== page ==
The Indianapolis-area office market continues to rebound from the recession and in fact is now boasting its lowest vacancy rate since 2008, says one brokerage that tracks local occupancy.
“There’s a lot of confidence in the economy, and there’s a healthy balance of growing Indiana companies and companies that are moving here,” said Matt Waggoner, a JLL senior vice president.
JLL cites in its first-quarter office report what Waggoner refers to as “needle-moving transactions”—five signed leases in the first three months of the year combining for 377,000 square feet of activity.
The tenants were Allied Solutions LLC, leasing 109,600 square feet at Midtown Carmel; Stanley Security Solutions, 80,000 square feet at Fishers Pointe; Sallie Mae, 75,558 square feet at Three Woodfield Crossing; Republic Services, 68,000 square feet at Two Concourse at Crosspoint in Fishers; and NextGear Capital Inc., 44,479 square feet at City Center at Penn in Carmel.
The deals represent 218,000 square feet in newly leased space.
The companies won’t occupy their new spaces until later this year or even until 2017, so net absorption in the first quarter stayed relatively flat. But vacancy managed to decline to 15.6 percent, from 15.9 percent in the fourth quarter, due to the removal of a handful of office buildings from the local inventory for other uses, JLL said.
Waiting in the wings is a major lease deal from technology giant Salesforce, which is said to be negotiating for as much as 400,000 square feet of space in downtown's Chase Tower. Salesforce's current Indianapolis offices are spread out over three downtown buildings, and occupied about 215,000 square feet as of late 2015.
Besides JLL, commercial real estate brokerage CBRE also shows first-quarter vacancy declining—from 16.5 percent in the previous quarter to 15.9 percent.
“The fundamentals for office demand in the Indianapolis market remain steady, and the top-performing submarkets [Carmel and Keystone] experienced a strong start to 2016,” said Nick Svarczkopf, vice president of CBRE’s local office, in a press release.
According to CBRE stats, the 15.9 percent vacancy mark is the lowest for the metro office market since the third quarter of 2007, when it was 15.6 percent.
The vacancy rate in Carmel is just 8.3 percent, according to CBRE statistics, and 12.5 percent at Keystone Crossing.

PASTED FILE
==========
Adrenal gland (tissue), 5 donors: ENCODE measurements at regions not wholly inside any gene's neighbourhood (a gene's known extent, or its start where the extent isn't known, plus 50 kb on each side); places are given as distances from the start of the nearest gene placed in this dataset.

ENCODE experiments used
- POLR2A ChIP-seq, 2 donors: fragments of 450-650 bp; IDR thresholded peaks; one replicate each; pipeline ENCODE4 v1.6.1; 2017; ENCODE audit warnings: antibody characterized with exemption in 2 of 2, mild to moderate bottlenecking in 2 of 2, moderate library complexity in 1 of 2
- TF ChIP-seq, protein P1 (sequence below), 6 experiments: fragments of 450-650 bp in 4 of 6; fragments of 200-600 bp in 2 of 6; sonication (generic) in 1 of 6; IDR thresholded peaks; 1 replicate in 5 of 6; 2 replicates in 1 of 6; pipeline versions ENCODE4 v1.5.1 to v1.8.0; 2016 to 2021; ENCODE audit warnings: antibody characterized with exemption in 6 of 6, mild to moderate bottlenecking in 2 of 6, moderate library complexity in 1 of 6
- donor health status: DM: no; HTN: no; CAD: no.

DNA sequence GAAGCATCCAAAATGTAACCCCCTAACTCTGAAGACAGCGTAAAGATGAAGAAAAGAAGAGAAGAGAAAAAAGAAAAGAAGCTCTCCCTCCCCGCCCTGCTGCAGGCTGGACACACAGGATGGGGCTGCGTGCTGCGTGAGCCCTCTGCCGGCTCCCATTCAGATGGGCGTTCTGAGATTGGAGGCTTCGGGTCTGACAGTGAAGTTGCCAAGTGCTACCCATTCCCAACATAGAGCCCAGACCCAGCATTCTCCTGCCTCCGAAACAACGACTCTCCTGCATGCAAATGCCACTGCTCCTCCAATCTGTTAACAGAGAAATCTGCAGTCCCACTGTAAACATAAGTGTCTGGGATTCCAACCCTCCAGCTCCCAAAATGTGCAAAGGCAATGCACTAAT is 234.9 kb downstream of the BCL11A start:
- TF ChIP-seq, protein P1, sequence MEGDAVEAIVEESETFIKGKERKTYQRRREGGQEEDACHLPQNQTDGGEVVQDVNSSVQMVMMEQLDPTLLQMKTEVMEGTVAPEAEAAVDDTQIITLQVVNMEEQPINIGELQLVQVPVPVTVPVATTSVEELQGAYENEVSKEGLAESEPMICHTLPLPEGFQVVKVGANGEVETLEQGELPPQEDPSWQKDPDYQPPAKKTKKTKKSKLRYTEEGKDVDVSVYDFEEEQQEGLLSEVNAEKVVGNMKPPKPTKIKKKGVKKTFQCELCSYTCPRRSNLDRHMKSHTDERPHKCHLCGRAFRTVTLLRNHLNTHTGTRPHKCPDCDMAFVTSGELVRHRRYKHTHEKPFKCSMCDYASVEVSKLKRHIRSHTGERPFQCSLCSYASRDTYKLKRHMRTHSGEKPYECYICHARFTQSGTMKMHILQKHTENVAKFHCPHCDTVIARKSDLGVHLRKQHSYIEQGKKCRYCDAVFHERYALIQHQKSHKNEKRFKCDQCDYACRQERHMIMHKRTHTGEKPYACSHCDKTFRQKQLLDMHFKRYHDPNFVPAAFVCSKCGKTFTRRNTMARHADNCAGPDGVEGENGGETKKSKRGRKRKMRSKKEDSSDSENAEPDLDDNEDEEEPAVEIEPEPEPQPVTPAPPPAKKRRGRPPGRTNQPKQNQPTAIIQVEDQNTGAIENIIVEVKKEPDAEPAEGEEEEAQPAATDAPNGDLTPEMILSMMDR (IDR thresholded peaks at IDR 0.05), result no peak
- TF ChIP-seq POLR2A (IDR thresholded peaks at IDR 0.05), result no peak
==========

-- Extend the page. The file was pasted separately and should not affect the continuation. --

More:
Even downtown Indianapolis, where vacancy for years had hovered around 20 percent, finally is showing signs of improvement.
CBRE says downtown’s vacancy rate dipped to 17.5 percent last quarter from 17.8 percent in the fourth quarter of 2015.
JLL shows a more pronounced drop, to 16.3 percent from 17.5 percent in the fourth quarter of 2015. The urban core is getting a big lift from Class B properties, where vacancy is just 11.6 percent, compared with the much higher rate of 19.6 percent for more prestigious, state-of-the-art Class A buildings.
Several of downtown’s trademark office towers have struggled lately to attract new tenants–particularly younger companies that seem to favor older buildings with more character.
“That’s actually where a lot of the demand is,” Waggoner at JLL said of the Class B buildings, “because [companies] like that creative product, and the price point is low enough.”
Asking rents downtown in the first quarter stood at $19.77 per square foot—$21.52 per square foot at Class A buildings and $17.23 per square foot at Class B properties.
The improving health of the Indianapolis office market is starting to push overall rents higher. Rents for Class A and Class B properties combined stood at $19 per square foot last quarter, compared to $18.89 per square foot in the fourth quarter, according to JLL.
JLL and CBRE generally define the Indianapolis office market as including the city of Indianapolis, Greenwood and the northern suburbs. The total square footage of office space in the market amounts to about 31.6 million square feet—17.5 million square feet of Class A space and 14.1 million square feet of Class B space.